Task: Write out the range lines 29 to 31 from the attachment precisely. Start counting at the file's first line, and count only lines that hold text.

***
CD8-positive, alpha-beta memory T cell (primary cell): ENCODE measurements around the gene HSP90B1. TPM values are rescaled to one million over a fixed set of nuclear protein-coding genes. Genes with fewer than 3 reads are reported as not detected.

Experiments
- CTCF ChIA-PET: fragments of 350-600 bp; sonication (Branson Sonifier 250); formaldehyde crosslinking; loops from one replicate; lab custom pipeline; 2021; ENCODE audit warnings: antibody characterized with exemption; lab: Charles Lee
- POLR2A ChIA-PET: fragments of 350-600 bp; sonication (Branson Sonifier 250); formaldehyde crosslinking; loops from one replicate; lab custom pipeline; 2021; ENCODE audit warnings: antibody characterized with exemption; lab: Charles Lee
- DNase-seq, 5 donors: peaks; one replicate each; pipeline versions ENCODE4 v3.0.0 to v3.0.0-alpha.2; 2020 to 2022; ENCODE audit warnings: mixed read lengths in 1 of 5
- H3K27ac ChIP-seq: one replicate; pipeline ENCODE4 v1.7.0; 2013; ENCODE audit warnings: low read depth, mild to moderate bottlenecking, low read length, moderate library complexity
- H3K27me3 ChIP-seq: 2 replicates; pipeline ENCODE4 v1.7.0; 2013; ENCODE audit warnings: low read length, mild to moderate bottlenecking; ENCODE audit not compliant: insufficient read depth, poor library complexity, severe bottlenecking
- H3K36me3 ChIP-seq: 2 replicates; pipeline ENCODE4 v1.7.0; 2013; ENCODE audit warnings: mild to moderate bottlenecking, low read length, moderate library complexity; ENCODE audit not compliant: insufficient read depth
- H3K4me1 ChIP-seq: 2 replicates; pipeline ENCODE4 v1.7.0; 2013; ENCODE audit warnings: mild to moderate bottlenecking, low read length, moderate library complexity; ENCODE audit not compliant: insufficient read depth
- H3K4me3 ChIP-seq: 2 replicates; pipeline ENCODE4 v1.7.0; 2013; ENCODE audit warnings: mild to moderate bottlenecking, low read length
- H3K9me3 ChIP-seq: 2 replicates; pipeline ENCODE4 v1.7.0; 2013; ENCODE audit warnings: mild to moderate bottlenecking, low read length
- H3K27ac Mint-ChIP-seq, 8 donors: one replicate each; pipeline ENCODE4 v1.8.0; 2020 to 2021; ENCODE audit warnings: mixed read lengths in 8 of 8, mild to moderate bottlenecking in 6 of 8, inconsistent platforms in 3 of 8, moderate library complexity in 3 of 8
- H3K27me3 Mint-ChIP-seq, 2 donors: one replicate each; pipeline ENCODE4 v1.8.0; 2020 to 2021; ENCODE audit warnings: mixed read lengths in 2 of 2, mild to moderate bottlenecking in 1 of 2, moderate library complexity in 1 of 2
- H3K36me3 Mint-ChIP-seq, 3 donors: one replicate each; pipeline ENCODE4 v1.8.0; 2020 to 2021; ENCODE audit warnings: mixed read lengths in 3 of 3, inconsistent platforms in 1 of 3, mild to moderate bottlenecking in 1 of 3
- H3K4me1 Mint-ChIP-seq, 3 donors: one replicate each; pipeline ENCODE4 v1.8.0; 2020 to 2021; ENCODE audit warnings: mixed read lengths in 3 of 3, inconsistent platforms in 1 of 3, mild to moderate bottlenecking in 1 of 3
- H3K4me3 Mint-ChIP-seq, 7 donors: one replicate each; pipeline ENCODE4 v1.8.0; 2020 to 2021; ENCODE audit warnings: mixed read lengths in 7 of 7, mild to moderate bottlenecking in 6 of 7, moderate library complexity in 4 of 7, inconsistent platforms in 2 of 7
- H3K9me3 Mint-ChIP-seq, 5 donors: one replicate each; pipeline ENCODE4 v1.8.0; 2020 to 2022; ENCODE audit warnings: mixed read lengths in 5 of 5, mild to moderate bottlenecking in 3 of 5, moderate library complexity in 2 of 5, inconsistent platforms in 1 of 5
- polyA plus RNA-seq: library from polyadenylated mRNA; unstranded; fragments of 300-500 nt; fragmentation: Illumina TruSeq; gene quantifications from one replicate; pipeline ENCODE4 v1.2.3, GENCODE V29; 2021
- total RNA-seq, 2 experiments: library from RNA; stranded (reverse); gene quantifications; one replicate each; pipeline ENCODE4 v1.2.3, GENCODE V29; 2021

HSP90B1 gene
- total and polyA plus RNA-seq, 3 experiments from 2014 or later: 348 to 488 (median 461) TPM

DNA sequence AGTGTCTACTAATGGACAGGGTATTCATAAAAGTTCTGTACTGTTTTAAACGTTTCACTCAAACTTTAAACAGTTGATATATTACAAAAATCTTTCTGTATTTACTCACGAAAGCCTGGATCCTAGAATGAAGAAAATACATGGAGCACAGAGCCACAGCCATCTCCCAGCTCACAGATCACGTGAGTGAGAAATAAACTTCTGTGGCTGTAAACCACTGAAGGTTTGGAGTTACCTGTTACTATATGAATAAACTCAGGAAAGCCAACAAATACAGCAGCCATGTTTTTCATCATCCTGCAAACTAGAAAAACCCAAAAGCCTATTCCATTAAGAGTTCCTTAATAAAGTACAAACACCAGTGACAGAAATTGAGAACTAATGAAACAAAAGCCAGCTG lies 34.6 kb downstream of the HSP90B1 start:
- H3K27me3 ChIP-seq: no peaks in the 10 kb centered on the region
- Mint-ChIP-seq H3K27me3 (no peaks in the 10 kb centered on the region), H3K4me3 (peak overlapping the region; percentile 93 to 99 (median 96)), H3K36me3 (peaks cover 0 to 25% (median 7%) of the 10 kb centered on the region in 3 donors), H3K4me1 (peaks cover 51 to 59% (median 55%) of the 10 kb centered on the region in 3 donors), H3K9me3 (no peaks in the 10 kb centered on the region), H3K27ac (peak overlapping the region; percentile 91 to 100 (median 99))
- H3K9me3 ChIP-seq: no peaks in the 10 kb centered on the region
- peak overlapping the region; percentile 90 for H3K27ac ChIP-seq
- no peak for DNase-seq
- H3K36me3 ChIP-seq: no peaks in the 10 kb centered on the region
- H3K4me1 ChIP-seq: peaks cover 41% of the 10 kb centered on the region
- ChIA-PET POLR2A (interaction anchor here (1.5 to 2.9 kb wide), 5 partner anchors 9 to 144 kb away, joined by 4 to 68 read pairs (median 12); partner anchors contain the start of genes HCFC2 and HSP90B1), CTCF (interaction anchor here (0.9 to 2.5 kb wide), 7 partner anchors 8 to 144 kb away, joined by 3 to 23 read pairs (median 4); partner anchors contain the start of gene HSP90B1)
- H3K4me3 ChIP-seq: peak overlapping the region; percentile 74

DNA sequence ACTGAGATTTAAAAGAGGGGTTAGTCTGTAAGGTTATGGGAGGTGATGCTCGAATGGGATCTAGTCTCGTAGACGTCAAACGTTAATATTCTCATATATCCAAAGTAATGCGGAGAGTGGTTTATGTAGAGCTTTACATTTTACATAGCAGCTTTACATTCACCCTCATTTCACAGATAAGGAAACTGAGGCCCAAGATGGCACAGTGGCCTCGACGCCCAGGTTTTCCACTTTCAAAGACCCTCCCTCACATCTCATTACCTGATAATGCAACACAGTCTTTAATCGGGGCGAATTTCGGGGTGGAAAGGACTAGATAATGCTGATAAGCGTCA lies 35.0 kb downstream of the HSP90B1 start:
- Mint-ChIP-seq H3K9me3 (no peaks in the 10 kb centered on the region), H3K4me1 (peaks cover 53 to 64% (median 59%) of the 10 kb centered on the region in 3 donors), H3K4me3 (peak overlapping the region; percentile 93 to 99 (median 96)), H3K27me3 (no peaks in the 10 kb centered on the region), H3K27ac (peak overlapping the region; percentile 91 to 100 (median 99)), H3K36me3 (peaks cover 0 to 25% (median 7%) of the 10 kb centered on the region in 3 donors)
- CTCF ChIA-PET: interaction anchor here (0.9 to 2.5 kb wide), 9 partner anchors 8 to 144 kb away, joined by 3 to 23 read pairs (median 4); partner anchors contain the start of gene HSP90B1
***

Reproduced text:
- H3K4me1 ChIP-seq: peaks cover 41% of the 10 kb centered on the region
- ChIA-PET POLR2A (interaction anchor here (1.5 to 2.9 kb wide), 5 partner anchors 9 to 144 kb away, joined by 4 to 68 read pairs (median 12); partner anchors contain the start of genes HCFC2 and HSP90B1), CTCF (interaction anchor here (0.9 to 2.5 kb wide), 7 partner anchors 8 to 144 kb away, joined by 3 to 23 read pairs (median 4); partner anchors contain the start of gene HSP90B1)
- H3K4me3 ChIP-seq: peak overlapping the region; percentile 74